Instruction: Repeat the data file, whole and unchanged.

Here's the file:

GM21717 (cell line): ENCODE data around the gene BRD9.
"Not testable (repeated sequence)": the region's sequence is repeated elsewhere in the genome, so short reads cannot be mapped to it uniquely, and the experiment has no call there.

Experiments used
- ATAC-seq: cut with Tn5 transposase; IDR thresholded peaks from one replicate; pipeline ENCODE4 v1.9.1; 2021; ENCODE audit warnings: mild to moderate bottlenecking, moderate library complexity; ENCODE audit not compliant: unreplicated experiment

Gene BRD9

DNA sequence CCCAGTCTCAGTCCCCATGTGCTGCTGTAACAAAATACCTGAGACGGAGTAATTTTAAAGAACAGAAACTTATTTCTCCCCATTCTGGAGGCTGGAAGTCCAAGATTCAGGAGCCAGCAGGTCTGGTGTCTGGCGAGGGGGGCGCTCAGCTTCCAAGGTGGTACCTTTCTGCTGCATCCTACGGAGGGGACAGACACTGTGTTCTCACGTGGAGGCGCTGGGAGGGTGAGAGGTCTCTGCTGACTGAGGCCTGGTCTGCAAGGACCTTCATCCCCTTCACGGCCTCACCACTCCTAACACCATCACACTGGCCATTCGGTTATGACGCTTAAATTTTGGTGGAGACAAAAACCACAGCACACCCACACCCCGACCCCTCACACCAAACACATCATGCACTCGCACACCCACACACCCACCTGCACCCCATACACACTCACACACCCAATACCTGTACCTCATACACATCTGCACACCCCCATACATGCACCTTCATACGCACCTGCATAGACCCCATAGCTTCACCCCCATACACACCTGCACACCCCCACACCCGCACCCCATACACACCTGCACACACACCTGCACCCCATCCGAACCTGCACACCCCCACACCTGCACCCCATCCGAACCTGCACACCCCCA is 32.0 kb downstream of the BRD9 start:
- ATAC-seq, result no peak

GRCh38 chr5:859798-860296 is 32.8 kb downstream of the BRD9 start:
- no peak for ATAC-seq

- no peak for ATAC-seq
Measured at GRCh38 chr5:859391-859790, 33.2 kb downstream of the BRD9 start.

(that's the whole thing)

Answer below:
GM21717 (cell line): ENCODE data around the gene BRD9.
"Not testable (repeated sequence)": the region's sequence is repeated elsewhere in the genome, so short reads cannot be mapped to it uniquely, and the experiment has no call there.

Experiments used
- ATAC-seq: cut with Tn5 transposase; IDR thresholded peaks from one replicate; pipeline ENCODE4 v1.9.1; 2021; ENCODE audit warnings: mild to moderate bottlenecking, moderate library complexity; ENCODE audit not compliant: unreplicated experiment

Gene BRD9

DNA sequence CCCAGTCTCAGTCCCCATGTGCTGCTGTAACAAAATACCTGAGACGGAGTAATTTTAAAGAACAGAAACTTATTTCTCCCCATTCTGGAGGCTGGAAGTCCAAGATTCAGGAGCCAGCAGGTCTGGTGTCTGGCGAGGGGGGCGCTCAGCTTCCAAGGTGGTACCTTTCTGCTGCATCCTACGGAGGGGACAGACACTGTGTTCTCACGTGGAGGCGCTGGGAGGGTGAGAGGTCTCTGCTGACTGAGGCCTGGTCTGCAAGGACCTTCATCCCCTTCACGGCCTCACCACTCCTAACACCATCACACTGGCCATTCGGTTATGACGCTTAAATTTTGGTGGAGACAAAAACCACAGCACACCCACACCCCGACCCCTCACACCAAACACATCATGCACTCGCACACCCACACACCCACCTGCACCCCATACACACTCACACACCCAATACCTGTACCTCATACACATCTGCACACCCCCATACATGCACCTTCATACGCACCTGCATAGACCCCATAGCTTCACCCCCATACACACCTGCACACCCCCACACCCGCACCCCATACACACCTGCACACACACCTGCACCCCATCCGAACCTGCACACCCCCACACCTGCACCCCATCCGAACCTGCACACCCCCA is 32.0 kb downstream of the BRD9 start:
- ATAC-seq, result no peak

GRCh38 chr5:859798-860296 is 32.8 kb downstream of the BRD9 start:
- no peak for ATAC-seq

- no peak for ATAC-seq
Measured at GRCh38 chr5:859391-859790, 33.2 kb downstream of the BRD9 start.